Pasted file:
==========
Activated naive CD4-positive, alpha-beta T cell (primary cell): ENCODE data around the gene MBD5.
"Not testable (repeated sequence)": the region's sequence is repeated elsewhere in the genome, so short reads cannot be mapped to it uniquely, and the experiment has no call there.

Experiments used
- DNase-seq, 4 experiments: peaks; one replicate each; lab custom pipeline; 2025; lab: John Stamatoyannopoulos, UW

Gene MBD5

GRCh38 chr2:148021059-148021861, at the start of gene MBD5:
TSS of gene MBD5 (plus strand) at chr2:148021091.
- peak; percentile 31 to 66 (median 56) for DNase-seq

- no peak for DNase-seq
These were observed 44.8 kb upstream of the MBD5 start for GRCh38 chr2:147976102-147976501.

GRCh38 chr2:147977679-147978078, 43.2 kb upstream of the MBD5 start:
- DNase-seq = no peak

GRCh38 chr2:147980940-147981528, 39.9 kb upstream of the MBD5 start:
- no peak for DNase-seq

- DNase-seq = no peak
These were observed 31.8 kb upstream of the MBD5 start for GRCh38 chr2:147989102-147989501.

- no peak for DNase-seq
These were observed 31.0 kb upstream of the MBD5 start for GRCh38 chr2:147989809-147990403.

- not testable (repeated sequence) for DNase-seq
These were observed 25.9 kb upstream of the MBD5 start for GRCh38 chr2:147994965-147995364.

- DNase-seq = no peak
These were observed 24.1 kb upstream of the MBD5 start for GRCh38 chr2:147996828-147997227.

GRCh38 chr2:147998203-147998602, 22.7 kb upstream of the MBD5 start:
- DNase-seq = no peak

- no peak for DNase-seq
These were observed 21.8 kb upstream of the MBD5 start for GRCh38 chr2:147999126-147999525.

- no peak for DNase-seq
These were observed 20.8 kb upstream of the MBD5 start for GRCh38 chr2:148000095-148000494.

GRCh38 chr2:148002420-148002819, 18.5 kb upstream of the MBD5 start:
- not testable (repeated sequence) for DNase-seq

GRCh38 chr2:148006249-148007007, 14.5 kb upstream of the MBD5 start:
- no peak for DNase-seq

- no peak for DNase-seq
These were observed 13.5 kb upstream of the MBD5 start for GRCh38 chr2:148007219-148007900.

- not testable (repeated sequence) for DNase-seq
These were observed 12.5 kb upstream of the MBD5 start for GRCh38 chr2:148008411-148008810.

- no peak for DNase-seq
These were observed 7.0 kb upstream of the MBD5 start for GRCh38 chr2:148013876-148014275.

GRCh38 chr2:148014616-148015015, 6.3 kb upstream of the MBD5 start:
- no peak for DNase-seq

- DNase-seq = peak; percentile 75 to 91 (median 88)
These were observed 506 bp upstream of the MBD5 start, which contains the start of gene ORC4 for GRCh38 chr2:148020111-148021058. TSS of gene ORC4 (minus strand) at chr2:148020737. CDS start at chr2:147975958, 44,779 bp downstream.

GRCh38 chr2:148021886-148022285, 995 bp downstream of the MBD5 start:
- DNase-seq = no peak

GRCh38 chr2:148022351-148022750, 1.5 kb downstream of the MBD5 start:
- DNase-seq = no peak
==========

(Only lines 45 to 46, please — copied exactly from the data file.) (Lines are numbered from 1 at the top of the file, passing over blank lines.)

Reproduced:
GRCh38 chr2:148022351-148022750, 1.5 kb downstream of the MBD5 start:
- DNase-seq = no peak